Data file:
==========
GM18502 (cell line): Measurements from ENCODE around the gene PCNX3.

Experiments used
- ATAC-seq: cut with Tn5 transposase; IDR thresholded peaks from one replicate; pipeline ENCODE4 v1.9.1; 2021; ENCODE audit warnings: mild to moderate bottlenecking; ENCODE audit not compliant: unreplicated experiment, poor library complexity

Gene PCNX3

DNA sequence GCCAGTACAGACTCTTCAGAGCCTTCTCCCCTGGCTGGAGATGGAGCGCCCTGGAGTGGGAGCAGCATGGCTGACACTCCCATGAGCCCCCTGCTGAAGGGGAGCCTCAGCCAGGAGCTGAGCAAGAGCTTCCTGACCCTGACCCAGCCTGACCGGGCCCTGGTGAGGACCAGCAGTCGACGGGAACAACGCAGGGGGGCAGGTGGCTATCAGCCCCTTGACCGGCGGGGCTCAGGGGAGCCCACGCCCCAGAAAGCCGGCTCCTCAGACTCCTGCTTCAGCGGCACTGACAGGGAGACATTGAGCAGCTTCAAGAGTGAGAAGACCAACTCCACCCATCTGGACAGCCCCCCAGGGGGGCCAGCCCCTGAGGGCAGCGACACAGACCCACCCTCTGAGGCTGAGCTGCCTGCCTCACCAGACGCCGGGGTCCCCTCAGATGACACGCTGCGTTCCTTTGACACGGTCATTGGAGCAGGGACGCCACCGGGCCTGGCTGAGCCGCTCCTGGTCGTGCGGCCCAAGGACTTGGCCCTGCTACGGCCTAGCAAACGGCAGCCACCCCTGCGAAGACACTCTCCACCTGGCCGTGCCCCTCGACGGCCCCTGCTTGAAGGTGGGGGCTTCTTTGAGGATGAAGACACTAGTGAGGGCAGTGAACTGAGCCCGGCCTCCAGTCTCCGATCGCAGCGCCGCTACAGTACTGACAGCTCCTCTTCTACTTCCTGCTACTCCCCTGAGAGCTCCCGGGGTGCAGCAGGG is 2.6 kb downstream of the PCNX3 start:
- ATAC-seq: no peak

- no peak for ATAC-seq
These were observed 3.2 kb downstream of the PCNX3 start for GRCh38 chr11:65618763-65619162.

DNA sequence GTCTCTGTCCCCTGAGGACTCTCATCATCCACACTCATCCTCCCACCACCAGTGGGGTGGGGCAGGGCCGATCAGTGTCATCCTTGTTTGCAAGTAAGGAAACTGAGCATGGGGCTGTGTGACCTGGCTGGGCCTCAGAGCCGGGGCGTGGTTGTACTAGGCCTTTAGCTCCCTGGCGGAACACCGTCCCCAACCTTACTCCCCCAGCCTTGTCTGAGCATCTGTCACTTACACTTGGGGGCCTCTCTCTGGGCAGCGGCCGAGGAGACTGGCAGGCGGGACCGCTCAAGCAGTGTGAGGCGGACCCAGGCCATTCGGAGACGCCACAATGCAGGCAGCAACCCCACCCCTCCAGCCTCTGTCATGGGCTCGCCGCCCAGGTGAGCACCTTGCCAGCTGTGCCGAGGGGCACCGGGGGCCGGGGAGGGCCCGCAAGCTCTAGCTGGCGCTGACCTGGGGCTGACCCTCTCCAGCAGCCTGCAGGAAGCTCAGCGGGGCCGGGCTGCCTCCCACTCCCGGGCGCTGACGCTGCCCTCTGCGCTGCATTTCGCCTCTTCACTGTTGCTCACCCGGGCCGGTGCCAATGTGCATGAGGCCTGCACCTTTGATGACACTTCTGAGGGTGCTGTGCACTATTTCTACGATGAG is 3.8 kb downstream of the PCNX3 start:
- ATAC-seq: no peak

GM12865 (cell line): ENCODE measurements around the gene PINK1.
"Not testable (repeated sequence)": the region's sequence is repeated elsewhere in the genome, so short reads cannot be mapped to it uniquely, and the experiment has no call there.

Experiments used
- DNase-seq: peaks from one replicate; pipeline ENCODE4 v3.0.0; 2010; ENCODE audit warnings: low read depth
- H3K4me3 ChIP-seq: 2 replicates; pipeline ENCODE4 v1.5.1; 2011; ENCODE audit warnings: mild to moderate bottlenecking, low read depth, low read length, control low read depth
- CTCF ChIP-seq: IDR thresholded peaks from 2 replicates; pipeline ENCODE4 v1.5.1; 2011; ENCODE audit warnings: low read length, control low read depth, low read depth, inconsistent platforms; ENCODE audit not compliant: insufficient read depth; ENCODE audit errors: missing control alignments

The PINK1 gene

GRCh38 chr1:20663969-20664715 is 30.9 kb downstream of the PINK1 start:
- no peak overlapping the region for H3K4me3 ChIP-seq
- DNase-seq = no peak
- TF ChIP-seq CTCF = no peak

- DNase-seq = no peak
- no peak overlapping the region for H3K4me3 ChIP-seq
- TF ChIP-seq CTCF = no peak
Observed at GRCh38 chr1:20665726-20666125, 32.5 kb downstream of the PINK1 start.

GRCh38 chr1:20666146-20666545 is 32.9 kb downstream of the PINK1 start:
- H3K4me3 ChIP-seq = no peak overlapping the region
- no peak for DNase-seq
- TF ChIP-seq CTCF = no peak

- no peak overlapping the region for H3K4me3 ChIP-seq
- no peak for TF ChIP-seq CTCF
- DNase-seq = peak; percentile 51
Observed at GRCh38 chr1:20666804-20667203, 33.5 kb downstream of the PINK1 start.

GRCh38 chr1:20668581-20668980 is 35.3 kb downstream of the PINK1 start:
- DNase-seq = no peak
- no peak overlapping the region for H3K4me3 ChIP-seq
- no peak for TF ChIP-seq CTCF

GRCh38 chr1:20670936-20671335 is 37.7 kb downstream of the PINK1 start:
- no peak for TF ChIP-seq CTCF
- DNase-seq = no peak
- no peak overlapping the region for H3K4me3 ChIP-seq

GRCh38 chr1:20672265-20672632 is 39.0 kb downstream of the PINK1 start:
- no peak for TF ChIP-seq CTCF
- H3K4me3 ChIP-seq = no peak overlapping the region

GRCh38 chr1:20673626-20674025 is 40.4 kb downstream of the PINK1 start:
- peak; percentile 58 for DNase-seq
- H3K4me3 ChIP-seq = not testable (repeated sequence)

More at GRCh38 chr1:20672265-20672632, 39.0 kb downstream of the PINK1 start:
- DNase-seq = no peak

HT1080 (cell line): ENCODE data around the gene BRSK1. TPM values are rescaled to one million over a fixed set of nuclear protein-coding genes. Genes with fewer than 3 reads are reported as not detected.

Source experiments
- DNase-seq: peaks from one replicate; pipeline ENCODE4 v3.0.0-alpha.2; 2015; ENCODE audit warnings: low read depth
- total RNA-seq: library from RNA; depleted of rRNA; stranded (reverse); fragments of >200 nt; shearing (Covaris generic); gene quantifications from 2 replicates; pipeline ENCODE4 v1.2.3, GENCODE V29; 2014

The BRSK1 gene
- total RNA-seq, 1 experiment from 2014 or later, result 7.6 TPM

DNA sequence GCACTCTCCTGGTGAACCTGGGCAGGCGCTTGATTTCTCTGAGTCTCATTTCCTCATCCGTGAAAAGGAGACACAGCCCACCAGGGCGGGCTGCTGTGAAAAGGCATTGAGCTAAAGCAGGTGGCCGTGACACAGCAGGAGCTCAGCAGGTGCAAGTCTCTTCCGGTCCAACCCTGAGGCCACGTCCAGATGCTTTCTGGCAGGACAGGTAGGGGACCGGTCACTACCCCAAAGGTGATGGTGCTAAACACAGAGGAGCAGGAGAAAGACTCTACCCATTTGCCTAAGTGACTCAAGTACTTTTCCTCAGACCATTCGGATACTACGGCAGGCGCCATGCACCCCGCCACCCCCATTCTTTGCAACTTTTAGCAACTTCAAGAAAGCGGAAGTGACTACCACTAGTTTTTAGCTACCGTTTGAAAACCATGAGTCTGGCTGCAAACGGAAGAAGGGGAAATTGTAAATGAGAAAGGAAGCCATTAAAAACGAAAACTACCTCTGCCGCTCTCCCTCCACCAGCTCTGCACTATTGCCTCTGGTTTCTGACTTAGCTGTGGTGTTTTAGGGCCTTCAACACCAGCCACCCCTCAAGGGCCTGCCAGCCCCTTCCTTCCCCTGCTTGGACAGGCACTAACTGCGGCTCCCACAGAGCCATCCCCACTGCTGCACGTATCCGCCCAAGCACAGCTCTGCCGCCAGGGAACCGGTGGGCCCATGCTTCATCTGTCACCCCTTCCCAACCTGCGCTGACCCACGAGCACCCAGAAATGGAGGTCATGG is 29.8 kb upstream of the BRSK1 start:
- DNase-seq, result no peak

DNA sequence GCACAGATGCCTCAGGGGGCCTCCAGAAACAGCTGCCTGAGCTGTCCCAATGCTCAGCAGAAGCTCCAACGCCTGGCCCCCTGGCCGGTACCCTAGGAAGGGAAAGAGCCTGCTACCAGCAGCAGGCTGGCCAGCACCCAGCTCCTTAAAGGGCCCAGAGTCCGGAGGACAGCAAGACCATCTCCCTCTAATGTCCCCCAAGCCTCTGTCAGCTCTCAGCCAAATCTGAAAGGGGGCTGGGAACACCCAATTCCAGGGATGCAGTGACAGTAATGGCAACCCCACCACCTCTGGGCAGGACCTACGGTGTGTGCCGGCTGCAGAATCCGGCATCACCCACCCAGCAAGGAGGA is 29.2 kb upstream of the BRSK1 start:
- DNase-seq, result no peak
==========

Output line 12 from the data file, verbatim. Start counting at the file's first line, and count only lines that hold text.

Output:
"Not testable (repeated sequence)": the region's sequence is repeated elsewhere in the genome, so short reads cannot be mapped to it uniquely, and the experiment has no call there.